Centerville schools’ COVID-19 mask rules criticized for lack of exemptions

Officials say district ‘will consider very limited exceptions to the mask requirement.’

The Centerville City School District’s new COVID-19 face mask policy is being criticized with some residents saying it doesn’t allow for medical or religious exemptions.

Centerville Schools officials say the district “will consider very limited exceptions to the mask requirement,” including medical exemptions in accordance with federal guidance.

The aim is to keep students in school for in-person education at a time when some local schools are temporarily moving to remote learning due to the large number of students testing positive for coronavirus, Centerville spokeswoman Sarah Swan said Tuesday in an email.

Washington Twp. resident Jill Stevens was among about 100 people at Monday night’s board of education meeting and was one of about 10 to address the revised mask policy that started that day.

Stevens said she was “against masking our kids without exemption or exception.”

ExploreCOMMUNITY GEM: Centerville man helps Dayton-area students, military veterans overcome trauma

She said, “We must stand up for our values and our children. I’m speaking for the parents against mandates, as mandates are against the Christian faith and American values.”

Centerville High School student Jenna Johns told the board she has medical issues that — when wearing a mask — “I feel like I’m being suffocated … pretty claustrophobic.”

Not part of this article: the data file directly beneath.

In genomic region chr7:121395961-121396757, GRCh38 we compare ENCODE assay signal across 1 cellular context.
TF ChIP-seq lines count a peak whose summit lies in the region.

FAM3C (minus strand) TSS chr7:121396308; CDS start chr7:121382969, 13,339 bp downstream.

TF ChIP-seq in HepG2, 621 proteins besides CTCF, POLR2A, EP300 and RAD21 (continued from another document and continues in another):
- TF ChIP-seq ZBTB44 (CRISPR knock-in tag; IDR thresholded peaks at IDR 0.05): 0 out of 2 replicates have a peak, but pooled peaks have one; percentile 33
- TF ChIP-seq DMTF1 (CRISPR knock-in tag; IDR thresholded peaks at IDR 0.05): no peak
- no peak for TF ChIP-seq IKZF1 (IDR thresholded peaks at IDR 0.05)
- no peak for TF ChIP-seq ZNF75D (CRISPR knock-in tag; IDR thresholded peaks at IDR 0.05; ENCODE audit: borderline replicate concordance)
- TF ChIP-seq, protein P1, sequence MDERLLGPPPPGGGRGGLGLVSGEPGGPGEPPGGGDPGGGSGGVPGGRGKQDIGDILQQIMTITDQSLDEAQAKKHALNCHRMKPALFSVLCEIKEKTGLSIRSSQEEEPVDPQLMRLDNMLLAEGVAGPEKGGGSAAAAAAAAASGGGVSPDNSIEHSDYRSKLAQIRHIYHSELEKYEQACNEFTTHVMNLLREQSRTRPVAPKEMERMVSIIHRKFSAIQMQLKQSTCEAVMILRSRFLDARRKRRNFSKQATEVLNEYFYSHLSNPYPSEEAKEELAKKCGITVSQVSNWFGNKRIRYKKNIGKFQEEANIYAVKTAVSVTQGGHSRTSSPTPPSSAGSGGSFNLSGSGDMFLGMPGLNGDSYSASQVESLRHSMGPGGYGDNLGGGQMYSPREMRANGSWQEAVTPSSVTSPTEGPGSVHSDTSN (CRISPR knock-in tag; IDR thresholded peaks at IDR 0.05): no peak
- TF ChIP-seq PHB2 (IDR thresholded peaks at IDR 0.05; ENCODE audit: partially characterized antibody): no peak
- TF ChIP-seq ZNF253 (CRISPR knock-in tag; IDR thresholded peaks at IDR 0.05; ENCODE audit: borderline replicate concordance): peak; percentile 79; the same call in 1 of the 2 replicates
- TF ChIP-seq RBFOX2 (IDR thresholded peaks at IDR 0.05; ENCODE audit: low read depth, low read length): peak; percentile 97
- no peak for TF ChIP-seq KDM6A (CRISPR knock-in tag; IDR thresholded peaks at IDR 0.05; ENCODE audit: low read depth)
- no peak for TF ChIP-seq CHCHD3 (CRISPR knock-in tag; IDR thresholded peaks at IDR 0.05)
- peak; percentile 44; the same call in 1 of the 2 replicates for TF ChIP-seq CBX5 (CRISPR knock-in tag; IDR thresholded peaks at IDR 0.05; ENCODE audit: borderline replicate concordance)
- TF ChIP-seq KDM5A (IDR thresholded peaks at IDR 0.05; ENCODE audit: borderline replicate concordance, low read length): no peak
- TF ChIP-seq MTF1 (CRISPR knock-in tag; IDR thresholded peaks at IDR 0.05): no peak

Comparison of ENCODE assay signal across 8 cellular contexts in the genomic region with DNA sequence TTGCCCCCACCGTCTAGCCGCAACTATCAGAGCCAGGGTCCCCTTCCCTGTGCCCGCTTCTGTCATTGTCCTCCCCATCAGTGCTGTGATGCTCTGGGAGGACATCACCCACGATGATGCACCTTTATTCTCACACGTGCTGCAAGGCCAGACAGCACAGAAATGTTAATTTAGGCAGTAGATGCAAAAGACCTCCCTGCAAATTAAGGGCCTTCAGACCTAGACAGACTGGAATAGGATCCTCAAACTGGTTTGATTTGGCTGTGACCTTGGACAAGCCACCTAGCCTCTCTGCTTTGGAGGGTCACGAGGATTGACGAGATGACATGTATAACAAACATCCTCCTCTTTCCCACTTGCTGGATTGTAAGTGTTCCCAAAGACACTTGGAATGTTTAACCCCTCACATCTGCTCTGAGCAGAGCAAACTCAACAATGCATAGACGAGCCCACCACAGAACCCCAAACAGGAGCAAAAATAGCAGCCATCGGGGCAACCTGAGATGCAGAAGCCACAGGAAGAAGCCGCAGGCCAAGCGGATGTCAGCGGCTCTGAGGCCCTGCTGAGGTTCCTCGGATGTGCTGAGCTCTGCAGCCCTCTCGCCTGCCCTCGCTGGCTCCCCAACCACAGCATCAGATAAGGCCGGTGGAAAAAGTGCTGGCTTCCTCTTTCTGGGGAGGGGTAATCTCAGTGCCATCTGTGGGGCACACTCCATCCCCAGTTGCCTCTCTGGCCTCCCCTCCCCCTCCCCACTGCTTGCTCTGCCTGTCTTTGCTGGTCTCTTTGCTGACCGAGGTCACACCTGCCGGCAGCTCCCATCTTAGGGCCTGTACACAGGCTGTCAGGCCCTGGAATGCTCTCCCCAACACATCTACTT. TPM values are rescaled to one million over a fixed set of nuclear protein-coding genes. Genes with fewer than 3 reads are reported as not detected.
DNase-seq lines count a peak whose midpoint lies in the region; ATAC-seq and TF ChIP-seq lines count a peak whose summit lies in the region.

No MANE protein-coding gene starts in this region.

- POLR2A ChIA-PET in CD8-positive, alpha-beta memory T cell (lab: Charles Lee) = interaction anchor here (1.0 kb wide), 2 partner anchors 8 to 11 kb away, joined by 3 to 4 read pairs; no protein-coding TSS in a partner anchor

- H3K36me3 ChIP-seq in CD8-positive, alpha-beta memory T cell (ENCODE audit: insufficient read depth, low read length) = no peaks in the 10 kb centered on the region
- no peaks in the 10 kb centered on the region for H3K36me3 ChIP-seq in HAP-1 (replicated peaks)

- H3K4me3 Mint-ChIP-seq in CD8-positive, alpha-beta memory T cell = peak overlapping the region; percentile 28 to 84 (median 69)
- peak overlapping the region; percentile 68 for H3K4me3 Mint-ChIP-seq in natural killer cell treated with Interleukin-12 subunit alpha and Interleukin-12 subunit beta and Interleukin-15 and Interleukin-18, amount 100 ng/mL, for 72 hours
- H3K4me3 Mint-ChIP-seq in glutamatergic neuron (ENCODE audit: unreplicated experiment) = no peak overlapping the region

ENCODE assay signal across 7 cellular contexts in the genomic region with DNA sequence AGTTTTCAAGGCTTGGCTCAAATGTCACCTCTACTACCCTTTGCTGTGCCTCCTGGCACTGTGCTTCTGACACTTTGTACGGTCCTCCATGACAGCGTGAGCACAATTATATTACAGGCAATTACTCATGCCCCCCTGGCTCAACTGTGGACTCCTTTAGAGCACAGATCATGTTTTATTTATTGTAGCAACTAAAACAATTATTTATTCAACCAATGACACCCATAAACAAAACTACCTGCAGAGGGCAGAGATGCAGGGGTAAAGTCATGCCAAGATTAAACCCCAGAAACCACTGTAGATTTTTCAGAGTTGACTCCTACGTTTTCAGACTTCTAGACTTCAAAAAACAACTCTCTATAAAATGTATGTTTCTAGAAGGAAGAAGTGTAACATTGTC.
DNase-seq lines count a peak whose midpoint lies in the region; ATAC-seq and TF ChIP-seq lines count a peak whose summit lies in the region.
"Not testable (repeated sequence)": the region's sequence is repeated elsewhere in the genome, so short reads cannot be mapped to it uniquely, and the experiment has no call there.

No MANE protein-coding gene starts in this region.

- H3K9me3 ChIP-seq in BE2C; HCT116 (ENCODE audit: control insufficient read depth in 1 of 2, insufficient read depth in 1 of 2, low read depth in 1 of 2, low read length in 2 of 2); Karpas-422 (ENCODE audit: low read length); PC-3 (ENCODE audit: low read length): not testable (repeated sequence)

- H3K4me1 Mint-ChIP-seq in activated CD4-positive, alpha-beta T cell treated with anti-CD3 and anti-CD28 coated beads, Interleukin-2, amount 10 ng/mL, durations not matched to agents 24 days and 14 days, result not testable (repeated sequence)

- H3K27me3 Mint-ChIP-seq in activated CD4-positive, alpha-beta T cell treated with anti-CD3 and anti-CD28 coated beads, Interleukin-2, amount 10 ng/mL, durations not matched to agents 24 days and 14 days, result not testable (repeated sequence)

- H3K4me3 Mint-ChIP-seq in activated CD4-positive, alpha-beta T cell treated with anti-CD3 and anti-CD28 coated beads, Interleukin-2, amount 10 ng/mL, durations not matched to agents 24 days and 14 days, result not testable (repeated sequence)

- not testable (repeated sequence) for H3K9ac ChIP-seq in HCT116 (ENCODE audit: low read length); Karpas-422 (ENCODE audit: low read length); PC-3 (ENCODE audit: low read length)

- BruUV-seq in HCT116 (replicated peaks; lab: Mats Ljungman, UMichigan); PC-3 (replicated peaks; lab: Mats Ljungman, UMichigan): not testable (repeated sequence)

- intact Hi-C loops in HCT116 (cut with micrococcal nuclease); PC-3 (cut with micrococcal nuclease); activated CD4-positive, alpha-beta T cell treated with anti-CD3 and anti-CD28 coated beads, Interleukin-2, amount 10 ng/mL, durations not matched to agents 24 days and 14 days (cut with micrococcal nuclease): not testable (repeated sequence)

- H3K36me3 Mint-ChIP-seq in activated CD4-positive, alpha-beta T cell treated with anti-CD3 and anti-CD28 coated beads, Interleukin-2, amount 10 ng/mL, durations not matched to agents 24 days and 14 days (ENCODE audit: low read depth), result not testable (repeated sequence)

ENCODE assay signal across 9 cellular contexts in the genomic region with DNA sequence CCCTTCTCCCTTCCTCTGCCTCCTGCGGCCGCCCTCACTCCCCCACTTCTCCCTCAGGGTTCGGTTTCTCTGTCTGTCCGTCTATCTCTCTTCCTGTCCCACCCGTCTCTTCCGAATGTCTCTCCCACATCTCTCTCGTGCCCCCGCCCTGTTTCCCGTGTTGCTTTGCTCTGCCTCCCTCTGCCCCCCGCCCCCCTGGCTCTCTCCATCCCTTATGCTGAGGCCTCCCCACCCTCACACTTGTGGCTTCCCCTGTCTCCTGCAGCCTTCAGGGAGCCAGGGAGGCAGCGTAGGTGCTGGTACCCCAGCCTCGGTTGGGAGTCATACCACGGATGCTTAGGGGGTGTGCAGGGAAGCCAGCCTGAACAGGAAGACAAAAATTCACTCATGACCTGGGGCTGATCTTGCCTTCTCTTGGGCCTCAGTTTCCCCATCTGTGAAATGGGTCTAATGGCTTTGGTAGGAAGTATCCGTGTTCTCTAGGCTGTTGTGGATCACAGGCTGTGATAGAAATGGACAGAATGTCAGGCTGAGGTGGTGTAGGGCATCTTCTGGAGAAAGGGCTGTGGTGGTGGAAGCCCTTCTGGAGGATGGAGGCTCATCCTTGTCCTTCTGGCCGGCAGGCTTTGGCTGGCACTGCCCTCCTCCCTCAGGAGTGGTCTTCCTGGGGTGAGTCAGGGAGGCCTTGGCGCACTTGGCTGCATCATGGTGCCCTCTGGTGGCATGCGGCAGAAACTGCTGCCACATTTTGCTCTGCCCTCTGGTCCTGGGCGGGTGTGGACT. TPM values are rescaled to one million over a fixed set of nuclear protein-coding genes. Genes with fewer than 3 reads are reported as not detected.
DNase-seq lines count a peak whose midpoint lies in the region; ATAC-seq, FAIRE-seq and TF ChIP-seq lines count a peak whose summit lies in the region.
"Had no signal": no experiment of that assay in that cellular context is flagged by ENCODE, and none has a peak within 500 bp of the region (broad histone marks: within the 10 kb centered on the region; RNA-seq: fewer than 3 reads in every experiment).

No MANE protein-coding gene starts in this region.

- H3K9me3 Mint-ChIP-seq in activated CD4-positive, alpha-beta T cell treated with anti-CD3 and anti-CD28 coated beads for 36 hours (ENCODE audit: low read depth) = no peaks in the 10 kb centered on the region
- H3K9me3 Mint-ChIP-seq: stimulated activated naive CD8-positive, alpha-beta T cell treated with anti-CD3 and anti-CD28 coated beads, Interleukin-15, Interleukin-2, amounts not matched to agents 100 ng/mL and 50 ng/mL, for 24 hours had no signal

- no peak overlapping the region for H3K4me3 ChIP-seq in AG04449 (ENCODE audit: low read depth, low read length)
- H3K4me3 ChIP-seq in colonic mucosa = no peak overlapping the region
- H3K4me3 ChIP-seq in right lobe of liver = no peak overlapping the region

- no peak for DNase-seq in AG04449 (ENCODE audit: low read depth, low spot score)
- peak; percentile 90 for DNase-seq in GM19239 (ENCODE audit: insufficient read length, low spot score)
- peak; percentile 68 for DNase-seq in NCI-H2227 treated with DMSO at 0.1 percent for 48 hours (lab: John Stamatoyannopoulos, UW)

Centerville’s revised policy requires all K-12 students, staff and visitors in all district facilities to wear masks, regardless of vaccination status, Superintendent Tom Henderson announced last week.

Previously, the district mandated only that masks be required in K-5 buildings while strongly recommending them in middle schools and at Centerville High School.

ExplorePOPULAR: Centerville schools land sale would create new largest park for district

But board members last week asked Henderson to come up with a revised policy as the number of COVID-19 cases and quarantines attributed to the delta variant increased.

From Aug. 21-27, Centerville reported 42 new positive cases of COVID-19 and 53 new quarantines, according to its website.

Huber Heights City Schools this week said Wayne High School will transition to all remote learning until Sept. 14 due to the high number of COVID cases among students.

ExplorePOPULAR: Rising number of baby boomers retiring may create ‘eye-opening’ changes

Centerville’s policy states exemptions to its mask mandate, in accordance with the Centers for Disease Control and Prevention guidance, are limited to:

•Children under the age of 2;

•Anyone who has trouble breathing;

•Anyone who is incapacitated or otherwise unable to remove a mask without assistance.

Medical documentation of such conditions must be provided, according to the district.

“We are not making any changes to our mask requirements at this time,” Swan said.

While the district will monitor the COVID issue, “our goal in Centerville is to keep students in school in-person so we can keep learning moving forward, and we feel that requiring masks for our students, staff and visitors right now can help us keep as many students coming to school as possible.”

ExploreEARLIER: Busy Ohio 48 intersection in Centerville site of traffic safety work

About the Author